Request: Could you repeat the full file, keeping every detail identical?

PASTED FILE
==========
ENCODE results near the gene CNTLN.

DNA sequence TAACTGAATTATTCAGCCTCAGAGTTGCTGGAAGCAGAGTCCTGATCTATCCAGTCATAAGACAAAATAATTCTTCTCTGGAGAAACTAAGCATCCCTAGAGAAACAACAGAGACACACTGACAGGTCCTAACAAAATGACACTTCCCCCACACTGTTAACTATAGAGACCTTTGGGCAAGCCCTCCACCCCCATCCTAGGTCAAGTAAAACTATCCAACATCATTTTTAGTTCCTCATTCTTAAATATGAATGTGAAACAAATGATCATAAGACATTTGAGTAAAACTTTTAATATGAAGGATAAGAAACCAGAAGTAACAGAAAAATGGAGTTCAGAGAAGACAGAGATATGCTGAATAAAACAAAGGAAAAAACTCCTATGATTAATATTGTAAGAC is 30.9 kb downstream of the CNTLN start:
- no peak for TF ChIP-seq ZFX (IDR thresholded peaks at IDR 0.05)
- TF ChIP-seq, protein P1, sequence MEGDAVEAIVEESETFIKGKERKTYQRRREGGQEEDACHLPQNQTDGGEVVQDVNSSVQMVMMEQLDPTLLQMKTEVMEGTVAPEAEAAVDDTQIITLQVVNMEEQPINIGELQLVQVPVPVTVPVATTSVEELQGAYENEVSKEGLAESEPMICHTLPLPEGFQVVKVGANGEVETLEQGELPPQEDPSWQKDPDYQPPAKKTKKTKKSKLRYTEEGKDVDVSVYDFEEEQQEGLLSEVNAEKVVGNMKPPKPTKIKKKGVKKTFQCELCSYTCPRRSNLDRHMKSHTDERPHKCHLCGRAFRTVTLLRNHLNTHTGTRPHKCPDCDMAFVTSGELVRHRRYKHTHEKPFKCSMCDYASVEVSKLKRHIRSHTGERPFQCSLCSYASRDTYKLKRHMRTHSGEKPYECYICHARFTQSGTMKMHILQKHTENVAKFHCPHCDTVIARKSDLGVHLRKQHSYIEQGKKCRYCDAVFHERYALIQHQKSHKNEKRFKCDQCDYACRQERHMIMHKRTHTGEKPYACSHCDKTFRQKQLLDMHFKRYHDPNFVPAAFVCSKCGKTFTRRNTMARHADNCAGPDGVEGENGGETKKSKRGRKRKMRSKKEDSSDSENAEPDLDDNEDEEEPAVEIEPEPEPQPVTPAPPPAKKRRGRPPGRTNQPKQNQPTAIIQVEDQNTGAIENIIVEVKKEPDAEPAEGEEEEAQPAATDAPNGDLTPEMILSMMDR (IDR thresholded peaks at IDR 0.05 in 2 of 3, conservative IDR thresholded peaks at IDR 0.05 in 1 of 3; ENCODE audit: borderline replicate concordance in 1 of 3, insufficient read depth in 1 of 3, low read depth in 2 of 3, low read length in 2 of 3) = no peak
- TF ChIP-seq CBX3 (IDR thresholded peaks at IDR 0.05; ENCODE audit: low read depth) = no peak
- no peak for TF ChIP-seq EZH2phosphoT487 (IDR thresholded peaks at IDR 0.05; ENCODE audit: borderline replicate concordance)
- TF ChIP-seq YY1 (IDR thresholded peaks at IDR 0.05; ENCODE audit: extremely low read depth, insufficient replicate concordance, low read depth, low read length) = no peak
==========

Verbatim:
ENCODE results near the gene CNTLN.

DNA sequence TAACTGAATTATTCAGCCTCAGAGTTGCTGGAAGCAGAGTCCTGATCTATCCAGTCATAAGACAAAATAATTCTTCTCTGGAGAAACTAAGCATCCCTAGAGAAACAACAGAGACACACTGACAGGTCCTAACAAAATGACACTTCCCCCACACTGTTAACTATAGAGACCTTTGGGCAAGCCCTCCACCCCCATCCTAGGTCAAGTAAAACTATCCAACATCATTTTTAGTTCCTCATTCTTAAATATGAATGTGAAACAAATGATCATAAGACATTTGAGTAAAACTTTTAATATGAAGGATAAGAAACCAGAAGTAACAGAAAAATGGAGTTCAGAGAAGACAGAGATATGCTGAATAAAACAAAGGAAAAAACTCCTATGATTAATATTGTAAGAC is 30.9 kb downstream of the CNTLN start:
- no peak for TF ChIP-seq ZFX (IDR thresholded peaks at IDR 0.05)
- TF ChIP-seq, protein P1, sequence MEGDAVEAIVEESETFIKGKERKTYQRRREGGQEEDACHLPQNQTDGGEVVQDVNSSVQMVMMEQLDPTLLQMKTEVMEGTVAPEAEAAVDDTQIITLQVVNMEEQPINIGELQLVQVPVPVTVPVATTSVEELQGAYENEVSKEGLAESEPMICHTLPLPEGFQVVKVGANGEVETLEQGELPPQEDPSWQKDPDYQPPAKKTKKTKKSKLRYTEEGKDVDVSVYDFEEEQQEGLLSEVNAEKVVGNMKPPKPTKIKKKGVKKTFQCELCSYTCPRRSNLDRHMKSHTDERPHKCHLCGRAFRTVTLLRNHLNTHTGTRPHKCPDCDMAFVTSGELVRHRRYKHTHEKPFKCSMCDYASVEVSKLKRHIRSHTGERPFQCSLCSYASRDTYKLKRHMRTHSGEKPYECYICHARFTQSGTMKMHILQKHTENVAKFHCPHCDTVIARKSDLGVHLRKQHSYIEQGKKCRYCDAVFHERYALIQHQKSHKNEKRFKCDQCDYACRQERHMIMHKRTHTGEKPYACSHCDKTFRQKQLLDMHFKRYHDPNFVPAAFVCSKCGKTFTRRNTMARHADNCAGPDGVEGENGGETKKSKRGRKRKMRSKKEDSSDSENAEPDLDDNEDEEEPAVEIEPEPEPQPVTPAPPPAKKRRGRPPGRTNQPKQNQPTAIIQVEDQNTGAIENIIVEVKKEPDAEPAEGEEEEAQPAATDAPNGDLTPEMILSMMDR (IDR thresholded peaks at IDR 0.05 in 2 of 3, conservative IDR thresholded peaks at IDR 0.05 in 1 of 3; ENCODE audit: borderline replicate concordance in 1 of 3, insufficient read depth in 1 of 3, low read depth in 2 of 3, low read length in 2 of 3) = no peak
- TF ChIP-seq CBX3 (IDR thresholded peaks at IDR 0.05; ENCODE audit: low read depth) = no peak
- no peak for TF ChIP-seq EZH2phosphoT487 (IDR thresholded peaks at IDR 0.05; ENCODE audit: borderline replicate concordance)
- TF ChIP-seq YY1 (IDR thresholded peaks at IDR 0.05; ENCODE audit: extremely low read depth, insufficient replicate concordance, low read depth, low read length) = no peak